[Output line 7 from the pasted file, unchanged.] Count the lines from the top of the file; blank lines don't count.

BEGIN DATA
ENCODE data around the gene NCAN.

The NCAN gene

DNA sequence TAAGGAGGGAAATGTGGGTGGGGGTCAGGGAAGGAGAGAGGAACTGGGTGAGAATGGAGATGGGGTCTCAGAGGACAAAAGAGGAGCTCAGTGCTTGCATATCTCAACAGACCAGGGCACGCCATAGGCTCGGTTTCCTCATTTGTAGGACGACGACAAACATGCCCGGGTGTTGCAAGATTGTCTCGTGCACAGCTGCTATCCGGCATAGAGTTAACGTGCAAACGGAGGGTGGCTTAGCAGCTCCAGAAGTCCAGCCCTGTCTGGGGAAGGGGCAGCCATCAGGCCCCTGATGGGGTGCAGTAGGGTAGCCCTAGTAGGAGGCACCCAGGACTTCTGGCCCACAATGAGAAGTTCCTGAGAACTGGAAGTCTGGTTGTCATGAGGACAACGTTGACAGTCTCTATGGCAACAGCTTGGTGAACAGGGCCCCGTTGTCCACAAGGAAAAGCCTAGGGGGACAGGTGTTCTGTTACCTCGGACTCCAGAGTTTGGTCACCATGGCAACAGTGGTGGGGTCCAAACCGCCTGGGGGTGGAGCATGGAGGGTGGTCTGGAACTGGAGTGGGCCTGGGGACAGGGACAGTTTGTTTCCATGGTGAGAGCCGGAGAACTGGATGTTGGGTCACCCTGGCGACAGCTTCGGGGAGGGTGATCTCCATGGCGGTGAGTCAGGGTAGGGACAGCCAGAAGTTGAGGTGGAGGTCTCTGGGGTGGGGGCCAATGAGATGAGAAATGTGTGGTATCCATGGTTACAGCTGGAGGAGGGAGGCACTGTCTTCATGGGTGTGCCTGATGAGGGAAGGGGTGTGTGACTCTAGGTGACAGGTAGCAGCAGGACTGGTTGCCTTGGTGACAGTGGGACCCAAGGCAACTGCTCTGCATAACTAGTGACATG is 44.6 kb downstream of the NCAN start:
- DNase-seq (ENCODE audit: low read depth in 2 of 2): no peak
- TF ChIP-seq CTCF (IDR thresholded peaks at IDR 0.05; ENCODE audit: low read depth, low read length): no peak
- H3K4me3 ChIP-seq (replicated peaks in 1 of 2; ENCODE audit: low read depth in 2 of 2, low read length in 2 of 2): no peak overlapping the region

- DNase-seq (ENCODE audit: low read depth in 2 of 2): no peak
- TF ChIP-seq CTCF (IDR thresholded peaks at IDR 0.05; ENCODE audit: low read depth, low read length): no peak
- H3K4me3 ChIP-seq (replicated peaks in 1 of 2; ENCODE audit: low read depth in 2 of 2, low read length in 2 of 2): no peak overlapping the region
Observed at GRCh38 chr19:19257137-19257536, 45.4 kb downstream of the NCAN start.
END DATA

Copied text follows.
- DNase-seq (ENCODE audit: low read depth in 2 of 2): no peak